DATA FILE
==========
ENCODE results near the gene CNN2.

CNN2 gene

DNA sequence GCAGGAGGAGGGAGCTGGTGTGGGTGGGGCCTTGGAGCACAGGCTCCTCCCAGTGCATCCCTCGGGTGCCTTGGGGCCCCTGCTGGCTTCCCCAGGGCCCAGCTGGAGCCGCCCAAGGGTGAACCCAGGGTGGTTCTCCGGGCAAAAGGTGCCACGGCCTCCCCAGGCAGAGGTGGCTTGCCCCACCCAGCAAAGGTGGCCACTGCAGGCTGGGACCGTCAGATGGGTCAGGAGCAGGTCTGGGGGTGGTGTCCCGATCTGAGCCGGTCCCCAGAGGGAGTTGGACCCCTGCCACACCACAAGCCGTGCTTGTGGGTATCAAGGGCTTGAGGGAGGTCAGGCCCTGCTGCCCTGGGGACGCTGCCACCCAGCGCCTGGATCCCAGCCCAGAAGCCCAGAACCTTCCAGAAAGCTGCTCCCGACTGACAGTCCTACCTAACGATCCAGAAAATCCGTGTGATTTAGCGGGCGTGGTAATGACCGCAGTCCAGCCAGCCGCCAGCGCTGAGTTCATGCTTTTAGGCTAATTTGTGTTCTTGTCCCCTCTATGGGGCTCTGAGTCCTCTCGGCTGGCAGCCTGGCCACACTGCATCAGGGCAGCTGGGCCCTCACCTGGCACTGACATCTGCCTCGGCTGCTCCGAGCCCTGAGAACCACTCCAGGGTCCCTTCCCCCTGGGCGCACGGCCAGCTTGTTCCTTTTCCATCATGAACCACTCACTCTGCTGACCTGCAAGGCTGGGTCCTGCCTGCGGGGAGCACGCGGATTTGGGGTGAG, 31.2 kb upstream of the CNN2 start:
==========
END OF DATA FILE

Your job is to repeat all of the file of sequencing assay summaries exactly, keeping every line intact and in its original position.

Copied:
ENCODE results near the gene CNN2.

CNN2 gene

DNA sequence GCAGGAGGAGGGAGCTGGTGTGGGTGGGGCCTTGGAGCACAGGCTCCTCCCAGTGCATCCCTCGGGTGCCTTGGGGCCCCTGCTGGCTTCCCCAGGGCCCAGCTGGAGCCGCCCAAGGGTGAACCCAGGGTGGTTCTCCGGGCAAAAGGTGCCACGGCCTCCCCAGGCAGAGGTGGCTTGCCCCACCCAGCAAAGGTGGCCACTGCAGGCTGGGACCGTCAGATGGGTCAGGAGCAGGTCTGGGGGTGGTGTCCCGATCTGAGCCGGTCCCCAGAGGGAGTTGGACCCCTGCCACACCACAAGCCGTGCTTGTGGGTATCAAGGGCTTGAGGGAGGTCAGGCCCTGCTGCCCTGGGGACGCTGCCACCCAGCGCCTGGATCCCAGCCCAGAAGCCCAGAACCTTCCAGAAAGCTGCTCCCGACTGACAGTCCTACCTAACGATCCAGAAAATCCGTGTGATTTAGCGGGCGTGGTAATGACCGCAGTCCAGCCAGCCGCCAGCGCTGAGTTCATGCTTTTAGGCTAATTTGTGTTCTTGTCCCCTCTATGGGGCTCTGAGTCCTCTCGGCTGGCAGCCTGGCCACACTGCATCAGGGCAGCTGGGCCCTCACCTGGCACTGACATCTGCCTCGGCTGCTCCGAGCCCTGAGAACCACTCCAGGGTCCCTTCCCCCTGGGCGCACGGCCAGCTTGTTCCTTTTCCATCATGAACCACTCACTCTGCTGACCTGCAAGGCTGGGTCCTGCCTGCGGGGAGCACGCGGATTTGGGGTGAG, 31.2 kb upstream of the CNN2 start: